( i dont know what is :S ), but I think that the issue happen when the entry on the dhcp snooping bindings expire and the wifi card try to obtain the same address from the dhcp server

SW1#show ip dhcp snooping binding 
MacAddress          IpAddress        Lease(sec)  Type           VLAN  Interface
------------------  ---------------  ----------  -------------  ----  --------------------
SOME:MAC:ADDRES:SS    57456       dhcp-snooping   20    GigabitEthernet0/5
SOME:MAC:ADDRES:SS    7075        dhcp-snooping   99    GigabitEthernet0/4
SOME:MAC:ADDRES:SS    6971        dhcp-snooping   20    GigabitEthernet0/5
SOME:MAC:ADDRES:SS    4614        dhcp-snooping   10    GigabitEthernet0/8
SOME:MAC:ADDRES:SS    5329        dhcp-snooping   20    GigabitEthernet0/5
SOME:MAC:ADDRES:SS    4309        dhcp-snooping   20    GigabitEthernet0/5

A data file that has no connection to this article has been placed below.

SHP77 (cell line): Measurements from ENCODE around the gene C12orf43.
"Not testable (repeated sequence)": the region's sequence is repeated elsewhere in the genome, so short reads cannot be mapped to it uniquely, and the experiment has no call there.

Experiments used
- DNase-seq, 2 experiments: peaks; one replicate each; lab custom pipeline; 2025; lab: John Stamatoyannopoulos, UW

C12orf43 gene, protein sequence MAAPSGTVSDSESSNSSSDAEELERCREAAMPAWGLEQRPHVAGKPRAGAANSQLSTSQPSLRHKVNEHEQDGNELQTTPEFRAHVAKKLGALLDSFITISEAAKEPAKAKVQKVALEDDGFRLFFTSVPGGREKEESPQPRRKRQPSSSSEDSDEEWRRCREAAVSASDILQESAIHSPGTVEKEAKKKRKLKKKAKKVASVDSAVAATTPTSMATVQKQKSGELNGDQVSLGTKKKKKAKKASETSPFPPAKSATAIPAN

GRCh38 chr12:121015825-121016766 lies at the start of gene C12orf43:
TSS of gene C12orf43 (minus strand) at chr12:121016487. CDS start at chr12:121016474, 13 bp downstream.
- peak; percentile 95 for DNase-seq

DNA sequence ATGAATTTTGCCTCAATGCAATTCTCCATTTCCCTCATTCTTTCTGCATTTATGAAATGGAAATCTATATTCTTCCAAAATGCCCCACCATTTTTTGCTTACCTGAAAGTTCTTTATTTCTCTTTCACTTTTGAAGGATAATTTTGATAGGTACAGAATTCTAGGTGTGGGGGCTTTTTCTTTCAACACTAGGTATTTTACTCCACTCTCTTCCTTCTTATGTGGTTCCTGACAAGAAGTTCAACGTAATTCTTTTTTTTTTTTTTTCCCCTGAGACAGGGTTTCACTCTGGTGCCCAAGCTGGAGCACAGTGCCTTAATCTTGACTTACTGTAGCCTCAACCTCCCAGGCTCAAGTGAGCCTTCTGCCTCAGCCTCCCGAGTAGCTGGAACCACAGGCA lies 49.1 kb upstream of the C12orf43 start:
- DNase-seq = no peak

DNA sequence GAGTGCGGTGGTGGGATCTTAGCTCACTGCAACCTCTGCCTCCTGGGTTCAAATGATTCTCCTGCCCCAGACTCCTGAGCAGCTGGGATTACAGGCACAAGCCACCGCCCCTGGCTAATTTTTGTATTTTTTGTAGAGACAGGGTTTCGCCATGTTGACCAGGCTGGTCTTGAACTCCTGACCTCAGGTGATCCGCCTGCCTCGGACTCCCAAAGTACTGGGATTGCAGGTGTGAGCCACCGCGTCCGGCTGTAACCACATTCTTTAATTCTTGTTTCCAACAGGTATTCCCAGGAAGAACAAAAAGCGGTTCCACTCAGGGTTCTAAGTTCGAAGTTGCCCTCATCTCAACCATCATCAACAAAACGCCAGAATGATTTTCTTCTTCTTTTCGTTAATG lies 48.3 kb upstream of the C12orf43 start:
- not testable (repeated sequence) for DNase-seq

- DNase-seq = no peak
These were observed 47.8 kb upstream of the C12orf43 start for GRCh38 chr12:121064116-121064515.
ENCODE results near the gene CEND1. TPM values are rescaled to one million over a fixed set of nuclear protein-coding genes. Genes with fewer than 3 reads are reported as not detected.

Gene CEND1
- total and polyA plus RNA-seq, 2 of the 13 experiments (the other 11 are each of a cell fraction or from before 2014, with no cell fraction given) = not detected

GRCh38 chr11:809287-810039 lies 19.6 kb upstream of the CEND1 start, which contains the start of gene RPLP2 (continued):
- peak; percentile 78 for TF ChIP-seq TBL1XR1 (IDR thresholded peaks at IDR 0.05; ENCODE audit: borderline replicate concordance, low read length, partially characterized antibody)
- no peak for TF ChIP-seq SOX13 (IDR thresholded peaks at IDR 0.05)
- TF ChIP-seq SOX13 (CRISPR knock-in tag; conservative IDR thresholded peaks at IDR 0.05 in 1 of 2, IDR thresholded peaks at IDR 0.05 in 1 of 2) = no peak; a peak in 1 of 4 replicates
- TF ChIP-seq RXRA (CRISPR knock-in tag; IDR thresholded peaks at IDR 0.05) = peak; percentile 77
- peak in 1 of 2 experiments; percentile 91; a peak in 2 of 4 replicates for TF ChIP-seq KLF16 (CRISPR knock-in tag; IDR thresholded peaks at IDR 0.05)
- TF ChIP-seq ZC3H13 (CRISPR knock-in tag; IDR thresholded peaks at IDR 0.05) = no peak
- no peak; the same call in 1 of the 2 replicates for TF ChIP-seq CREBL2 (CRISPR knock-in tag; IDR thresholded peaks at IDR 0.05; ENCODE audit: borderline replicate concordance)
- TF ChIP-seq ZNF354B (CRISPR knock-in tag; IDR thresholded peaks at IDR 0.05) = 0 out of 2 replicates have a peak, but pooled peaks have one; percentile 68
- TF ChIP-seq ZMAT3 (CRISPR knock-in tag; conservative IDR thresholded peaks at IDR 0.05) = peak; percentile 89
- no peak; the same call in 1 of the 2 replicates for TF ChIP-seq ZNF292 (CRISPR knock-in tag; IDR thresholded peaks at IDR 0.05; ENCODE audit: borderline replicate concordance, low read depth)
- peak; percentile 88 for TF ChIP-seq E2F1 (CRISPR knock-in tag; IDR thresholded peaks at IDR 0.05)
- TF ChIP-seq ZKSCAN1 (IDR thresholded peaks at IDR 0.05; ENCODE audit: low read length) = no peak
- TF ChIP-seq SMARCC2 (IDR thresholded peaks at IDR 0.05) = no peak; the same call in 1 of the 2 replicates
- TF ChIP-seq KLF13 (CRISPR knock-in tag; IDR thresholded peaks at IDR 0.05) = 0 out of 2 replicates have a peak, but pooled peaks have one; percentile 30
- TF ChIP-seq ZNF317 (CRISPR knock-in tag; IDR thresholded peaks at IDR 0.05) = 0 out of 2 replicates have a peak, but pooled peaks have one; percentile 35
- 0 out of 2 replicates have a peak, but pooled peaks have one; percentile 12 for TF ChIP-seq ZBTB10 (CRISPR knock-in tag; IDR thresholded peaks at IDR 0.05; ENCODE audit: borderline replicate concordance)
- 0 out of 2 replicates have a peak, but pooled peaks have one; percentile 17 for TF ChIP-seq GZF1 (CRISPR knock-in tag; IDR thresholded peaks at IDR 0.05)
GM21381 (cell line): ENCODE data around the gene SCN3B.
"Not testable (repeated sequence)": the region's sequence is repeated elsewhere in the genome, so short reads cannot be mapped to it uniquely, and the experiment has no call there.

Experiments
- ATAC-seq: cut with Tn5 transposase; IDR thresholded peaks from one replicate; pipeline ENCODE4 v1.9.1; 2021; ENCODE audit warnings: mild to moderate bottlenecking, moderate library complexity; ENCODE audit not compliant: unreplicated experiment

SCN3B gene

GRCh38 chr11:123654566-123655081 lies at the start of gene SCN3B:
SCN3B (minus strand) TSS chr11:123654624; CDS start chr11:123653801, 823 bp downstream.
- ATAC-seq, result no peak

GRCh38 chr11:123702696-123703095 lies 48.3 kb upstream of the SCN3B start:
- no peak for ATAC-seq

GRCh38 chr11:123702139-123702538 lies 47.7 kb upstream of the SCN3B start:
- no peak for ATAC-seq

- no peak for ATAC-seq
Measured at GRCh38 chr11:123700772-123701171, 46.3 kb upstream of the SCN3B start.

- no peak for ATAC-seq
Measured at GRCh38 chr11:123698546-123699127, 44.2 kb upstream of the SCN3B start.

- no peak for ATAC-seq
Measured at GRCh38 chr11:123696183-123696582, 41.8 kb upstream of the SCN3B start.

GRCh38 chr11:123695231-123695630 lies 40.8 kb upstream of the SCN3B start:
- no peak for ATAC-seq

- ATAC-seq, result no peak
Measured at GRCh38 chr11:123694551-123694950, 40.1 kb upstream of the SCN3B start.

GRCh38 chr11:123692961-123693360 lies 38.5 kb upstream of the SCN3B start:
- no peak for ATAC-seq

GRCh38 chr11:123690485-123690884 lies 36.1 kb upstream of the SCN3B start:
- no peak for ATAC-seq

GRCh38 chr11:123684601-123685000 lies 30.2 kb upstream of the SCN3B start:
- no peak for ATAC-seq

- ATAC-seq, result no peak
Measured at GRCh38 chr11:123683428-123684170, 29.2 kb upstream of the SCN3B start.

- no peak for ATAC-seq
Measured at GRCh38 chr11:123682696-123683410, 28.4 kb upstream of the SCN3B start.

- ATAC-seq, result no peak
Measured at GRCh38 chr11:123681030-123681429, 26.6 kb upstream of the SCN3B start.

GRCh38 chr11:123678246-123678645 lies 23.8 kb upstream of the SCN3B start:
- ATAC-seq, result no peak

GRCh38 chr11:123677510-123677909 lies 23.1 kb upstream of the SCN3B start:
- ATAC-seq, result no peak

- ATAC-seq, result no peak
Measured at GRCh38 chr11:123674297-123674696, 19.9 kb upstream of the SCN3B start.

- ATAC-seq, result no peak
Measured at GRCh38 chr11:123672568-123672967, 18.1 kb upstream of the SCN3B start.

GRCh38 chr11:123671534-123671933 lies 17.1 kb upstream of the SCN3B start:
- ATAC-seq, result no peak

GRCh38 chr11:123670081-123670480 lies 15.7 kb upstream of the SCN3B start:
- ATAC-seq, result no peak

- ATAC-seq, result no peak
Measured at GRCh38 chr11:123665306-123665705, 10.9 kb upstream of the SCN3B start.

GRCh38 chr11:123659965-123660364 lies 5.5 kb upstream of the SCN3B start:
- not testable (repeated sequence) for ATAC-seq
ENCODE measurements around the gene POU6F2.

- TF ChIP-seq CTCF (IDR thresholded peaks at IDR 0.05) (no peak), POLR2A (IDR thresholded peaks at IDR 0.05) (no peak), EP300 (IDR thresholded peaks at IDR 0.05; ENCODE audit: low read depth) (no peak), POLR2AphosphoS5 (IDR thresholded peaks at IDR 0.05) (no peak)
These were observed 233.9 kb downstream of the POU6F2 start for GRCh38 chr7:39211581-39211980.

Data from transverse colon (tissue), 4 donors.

SOME:MAC:ADDRES:SS    6176        dhcp-snooping   20    GigabitEthernet0/5
SOME:MAC:ADDRES:SS    3631        dhcp-snooping   30    GigabitEthernet0/6
Total number of bindings: 8


SW1#show interfaces status err-disabled 

Port      Name               Status       Reason               Err-disabled Vlans
Gi0/5     20_WLAN_AP         err-disabled arp-inspection

SW1#show ip arp inspection vlan 20

Source Mac Validation      : Disabled
Destination Mac Validation : Disabled
IP Address Validation      : Enabled

 Vlan     Configuration    Operation   ACL Match          Static ACL
 ----     -------------    ---------   ---------          ----------
   20     Disabled         Inactive    DAIVALIDATE_HOST   No 

 Vlan     ACL Logging      DHCP Logging      Probe Logging
 ----     -----------      ------------      -------------
   20     Deny             Deny              Off          

    ip arp inspection vlan 10,20,30,99